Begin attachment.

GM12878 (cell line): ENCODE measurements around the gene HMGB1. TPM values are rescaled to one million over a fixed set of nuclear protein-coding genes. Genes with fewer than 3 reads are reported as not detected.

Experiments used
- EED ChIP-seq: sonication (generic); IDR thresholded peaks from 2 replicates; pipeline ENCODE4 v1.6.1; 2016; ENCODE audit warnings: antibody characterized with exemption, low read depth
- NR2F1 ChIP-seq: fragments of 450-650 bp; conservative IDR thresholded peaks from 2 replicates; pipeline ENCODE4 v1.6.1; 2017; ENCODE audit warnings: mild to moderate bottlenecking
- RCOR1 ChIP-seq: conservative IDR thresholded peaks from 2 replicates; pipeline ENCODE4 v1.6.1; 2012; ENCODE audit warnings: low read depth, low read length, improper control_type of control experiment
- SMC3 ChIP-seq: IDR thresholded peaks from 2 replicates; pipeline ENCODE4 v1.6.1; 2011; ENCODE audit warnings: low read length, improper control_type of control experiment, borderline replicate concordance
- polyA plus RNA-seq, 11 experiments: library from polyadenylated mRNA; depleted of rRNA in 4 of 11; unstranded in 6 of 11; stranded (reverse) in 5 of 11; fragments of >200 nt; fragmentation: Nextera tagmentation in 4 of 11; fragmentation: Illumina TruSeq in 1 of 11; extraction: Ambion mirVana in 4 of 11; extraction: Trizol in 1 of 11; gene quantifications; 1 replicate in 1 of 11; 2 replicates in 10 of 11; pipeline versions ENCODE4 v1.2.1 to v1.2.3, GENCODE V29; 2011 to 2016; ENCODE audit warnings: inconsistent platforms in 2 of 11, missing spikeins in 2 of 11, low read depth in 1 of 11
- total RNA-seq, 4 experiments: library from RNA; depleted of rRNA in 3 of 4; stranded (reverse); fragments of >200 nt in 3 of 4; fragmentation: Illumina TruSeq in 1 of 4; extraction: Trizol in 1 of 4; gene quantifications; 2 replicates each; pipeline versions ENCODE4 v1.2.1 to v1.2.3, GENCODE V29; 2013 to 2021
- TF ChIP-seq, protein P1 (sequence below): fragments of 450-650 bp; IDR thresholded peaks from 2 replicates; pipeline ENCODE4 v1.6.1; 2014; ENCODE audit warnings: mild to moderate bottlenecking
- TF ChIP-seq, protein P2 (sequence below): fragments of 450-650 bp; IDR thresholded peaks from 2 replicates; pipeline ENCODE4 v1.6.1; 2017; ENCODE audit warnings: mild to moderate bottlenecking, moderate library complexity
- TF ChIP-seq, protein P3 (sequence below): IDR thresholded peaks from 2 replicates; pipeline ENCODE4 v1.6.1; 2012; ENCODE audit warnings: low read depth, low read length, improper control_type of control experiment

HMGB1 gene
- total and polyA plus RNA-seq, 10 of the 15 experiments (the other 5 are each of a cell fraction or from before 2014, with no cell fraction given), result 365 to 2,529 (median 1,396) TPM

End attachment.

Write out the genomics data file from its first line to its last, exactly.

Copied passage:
GM12878 (cell line): ENCODE measurements around the gene HMGB1. TPM values are rescaled to one million over a fixed set of nuclear protein-coding genes. Genes with fewer than 3 reads are reported as not detected.

Experiments used
- EED ChIP-seq: sonication (generic); IDR thresholded peaks from 2 replicates; pipeline ENCODE4 v1.6.1; 2016; ENCODE audit warnings: antibody characterized with exemption, low read depth
- NR2F1 ChIP-seq: fragments of 450-650 bp; conservative IDR thresholded peaks from 2 replicates; pipeline ENCODE4 v1.6.1; 2017; ENCODE audit warnings: mild to moderate bottlenecking
- RCOR1 ChIP-seq: conservative IDR thresholded peaks from 2 replicates; pipeline ENCODE4 v1.6.1; 2012; ENCODE audit warnings: low read depth, low read length, improper control_type of control experiment
- SMC3 ChIP-seq: IDR thresholded peaks from 2 replicates; pipeline ENCODE4 v1.6.1; 2011; ENCODE audit warnings: low read length, improper control_type of control experiment, borderline replicate concordance
- polyA plus RNA-seq, 11 experiments: library from polyadenylated mRNA; depleted of rRNA in 4 of 11; unstranded in 6 of 11; stranded (reverse) in 5 of 11; fragments of >200 nt; fragmentation: Nextera tagmentation in 4 of 11; fragmentation: Illumina TruSeq in 1 of 11; extraction: Ambion mirVana in 4 of 11; extraction: Trizol in 1 of 11; gene quantifications; 1 replicate in 1 of 11; 2 replicates in 10 of 11; pipeline versions ENCODE4 v1.2.1 to v1.2.3, GENCODE V29; 2011 to 2016; ENCODE audit warnings: inconsistent platforms in 2 of 11, missing spikeins in 2 of 11, low read depth in 1 of 11
- total RNA-seq, 4 experiments: library from RNA; depleted of rRNA in 3 of 4; stranded (reverse); fragments of >200 nt in 3 of 4; fragmentation: Illumina TruSeq in 1 of 4; extraction: Trizol in 1 of 4; gene quantifications; 2 replicates each; pipeline versions ENCODE4 v1.2.1 to v1.2.3, GENCODE V29; 2013 to 2021
- TF ChIP-seq, protein P1 (sequence below): fragments of 450-650 bp; IDR thresholded peaks from 2 replicates; pipeline ENCODE4 v1.6.1; 2014; ENCODE audit warnings: mild to moderate bottlenecking
- TF ChIP-seq, protein P2 (sequence below): fragments of 450-650 bp; IDR thresholded peaks from 2 replicates; pipeline ENCODE4 v1.6.1; 2017; ENCODE audit warnings: mild to moderate bottlenecking, moderate library complexity
- TF ChIP-seq, protein P3 (sequence below): IDR thresholded peaks from 2 replicates; pipeline ENCODE4 v1.6.1; 2012; ENCODE audit warnings: low read depth, low read length, improper control_type of control experiment

HMGB1 gene
- total and polyA plus RNA-seq, 10 of the 15 experiments (the other 5 are each of a cell fraction or from before 2014, with no cell fraction given), result 365 to 2,529 (median 1,396) TPM